My favorite thing about interning with NNEDV was…the people! Everyone who works at NNEDV has been in the movement for years and are some of the most brilliant, dedicated professionals out there. The team is not only engaged and kind, but also would do their best to answer any questions I might have. The wide variety of work I got to do — and the people that I was surrounded by really helped to make the summer enjoyable and rewarding.
Dana Raphael, Duke University, class of 2017, is studying Political Science and Women’s Studies and interned with our WomensLaw team.
My favorite thing that I learned while interning at NNEDV is…I loved learning about WomensLaw.org. As a WomensLaw intern, I spent a lot of time working with the website. I thought I had a good grasp of the website after about a week as an intern, but I learn something new every time I use it. The detail is astonishing. You can find the phone number for the sheriff for your county to talk about protective orders in your state. It has such comprehensive information on a range of issues that affect victims of DV. It’s a more complete database than I’ve seen anywhere else. I’ve already referred a few friends to the information on the site, and I am excited that I am now so familiar with WomensLaw as a resource. I am hoping that once I am in law school I can come back and work with WomensLaw to answer messages on the Email Hotline.
One thing that everyone should know about DV is…it’s complicated. Many people assume that victims of domestic violence can just up and leave, no problem. They fail to consider the problems DV victims face when their abuser controls their finances, or monitors them on their digital devices, or threatens to take their children. We all need to have a little more compassion for victims of violence, because our compassion and understanding will make the world a safer place for these vulnerable people to step in to.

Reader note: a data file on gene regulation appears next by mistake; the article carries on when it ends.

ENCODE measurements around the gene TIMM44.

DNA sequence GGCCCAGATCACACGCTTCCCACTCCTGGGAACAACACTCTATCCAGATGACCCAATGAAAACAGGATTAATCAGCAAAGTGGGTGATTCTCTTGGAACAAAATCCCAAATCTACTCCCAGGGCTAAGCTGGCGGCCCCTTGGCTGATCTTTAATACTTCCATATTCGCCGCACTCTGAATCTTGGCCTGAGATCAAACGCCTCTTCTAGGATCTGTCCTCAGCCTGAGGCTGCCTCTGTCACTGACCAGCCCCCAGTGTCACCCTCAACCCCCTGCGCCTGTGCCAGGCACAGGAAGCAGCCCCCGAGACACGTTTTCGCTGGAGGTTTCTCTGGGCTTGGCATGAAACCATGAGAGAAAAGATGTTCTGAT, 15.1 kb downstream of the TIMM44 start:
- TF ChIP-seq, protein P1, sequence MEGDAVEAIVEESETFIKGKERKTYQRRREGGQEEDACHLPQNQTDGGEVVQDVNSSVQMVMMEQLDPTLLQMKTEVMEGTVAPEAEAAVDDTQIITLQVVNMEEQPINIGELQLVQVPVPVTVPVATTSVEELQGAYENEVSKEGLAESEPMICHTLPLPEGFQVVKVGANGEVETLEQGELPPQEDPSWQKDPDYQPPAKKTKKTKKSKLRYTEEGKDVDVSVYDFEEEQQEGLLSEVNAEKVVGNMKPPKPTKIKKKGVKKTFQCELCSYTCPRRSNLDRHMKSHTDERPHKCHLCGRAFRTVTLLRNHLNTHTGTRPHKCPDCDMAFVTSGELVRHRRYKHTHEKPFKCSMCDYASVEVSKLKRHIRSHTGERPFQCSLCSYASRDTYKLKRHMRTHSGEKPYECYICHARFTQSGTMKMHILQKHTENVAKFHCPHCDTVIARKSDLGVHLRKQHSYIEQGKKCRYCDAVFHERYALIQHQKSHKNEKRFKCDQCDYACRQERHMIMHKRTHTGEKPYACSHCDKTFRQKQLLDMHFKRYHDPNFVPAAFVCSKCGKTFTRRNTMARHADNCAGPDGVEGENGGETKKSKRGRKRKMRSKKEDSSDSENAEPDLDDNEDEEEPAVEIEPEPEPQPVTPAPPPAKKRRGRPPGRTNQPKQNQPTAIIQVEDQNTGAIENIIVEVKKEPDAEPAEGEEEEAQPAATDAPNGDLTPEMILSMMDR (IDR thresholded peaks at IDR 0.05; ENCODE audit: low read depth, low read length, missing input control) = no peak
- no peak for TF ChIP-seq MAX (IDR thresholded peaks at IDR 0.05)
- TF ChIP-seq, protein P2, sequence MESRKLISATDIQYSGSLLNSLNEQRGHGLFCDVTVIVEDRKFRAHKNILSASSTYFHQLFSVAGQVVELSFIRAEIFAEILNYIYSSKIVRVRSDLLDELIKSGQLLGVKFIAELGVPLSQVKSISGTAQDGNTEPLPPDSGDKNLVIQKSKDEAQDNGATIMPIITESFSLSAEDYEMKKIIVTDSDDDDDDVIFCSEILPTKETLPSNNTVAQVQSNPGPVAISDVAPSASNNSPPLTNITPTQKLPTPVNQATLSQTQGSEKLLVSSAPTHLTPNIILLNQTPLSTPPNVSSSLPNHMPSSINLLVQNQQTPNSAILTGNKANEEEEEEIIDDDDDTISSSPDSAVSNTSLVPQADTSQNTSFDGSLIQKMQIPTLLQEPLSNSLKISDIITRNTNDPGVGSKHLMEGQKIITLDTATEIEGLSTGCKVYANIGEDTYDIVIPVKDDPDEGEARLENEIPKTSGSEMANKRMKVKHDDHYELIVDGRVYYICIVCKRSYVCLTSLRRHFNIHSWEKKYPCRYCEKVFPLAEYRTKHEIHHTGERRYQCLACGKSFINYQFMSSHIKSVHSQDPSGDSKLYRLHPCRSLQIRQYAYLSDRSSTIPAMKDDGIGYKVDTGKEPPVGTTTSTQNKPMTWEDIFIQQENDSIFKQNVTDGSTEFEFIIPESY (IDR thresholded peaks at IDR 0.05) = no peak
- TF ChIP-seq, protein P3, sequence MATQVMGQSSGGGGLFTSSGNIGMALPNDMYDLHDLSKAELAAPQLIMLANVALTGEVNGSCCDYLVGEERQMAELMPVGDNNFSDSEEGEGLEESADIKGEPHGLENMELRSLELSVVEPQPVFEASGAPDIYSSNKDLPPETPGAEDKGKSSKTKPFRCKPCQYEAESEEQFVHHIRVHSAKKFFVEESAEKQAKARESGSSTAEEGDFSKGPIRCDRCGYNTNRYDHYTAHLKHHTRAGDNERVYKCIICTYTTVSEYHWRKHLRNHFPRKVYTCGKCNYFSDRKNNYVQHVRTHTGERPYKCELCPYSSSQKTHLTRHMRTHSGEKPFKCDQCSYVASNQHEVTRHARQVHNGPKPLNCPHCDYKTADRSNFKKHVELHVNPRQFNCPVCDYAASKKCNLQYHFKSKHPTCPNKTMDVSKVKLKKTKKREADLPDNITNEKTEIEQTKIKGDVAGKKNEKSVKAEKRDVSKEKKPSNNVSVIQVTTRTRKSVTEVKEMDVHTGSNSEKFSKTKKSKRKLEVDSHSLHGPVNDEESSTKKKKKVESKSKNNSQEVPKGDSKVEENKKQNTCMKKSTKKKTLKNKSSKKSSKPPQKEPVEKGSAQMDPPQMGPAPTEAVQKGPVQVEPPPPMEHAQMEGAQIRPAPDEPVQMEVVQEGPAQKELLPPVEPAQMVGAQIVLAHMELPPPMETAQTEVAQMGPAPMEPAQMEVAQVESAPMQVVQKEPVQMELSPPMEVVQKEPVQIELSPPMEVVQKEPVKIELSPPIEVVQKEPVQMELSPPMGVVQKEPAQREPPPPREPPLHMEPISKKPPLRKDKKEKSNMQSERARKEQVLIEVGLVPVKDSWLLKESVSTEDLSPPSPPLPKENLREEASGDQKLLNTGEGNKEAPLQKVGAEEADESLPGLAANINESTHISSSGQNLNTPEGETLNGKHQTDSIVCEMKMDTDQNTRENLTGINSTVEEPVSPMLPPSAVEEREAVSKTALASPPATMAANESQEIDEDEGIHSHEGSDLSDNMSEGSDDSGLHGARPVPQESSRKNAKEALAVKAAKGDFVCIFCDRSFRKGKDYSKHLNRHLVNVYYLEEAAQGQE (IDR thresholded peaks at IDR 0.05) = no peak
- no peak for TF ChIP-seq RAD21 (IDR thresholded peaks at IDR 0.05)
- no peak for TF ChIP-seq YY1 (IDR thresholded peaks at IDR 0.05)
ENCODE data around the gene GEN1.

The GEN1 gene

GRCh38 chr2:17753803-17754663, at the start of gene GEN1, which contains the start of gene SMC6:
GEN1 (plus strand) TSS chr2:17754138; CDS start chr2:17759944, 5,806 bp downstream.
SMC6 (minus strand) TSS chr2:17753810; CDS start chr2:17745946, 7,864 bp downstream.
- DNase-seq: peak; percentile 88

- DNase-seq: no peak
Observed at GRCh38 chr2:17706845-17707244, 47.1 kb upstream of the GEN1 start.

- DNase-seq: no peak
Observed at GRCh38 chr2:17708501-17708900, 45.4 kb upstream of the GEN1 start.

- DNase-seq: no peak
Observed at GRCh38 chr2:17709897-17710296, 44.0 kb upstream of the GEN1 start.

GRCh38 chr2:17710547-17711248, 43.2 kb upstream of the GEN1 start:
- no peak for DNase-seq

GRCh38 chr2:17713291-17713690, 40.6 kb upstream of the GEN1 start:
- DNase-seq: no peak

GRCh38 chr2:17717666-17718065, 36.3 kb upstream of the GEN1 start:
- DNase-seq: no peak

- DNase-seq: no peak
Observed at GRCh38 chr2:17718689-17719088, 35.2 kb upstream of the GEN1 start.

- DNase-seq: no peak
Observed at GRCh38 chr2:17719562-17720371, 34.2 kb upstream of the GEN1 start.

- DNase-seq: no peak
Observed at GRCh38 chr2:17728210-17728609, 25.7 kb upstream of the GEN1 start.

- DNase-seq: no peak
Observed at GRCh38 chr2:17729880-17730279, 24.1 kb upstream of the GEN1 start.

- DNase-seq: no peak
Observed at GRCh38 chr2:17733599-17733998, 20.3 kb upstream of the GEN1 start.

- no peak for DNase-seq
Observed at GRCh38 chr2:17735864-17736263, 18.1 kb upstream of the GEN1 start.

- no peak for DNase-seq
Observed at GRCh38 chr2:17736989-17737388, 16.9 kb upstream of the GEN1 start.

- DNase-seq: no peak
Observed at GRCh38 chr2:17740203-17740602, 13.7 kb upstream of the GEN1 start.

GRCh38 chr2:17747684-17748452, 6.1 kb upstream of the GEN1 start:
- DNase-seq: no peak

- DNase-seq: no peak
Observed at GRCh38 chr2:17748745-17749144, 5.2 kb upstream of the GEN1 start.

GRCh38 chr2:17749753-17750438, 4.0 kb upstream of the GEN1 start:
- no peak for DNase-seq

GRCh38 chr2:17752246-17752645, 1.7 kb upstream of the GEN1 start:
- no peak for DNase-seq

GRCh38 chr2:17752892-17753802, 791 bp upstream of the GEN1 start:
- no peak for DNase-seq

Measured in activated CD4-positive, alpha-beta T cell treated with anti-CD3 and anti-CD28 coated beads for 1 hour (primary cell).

I’ll continue to be involved in the movement to end violence against women by…continuing to work at Duke on ways to prevent sexual assault on campus and to help connect survivors of sexual assault to the resources that they need. I am applying for law school this fall, and I want to use my law degree to help victims of gender violence get the justice they deserve.
My favorite thing about interning with NNEDV was…I loved meeting and working with the incredible staff and interns here at NNEDV. Thinking about domestic violence and sexual assault all day can be incredibly draining, but the staff here is so positive that it makes coming to work each day an absolute pleasure. They have such incredible insight in to the myriad of issues that DV victims face, and how to conduct effective activism to address those issues. I learned so much by talking with staff during our weekly brown bag lunches, and I am so grateful to them for sharing their wisdom with me.
Thank you Colleen, LySaundra, Leah, Kelsey, and Dana! We wish you the best of luck as you continue the work of ending gender-based violence.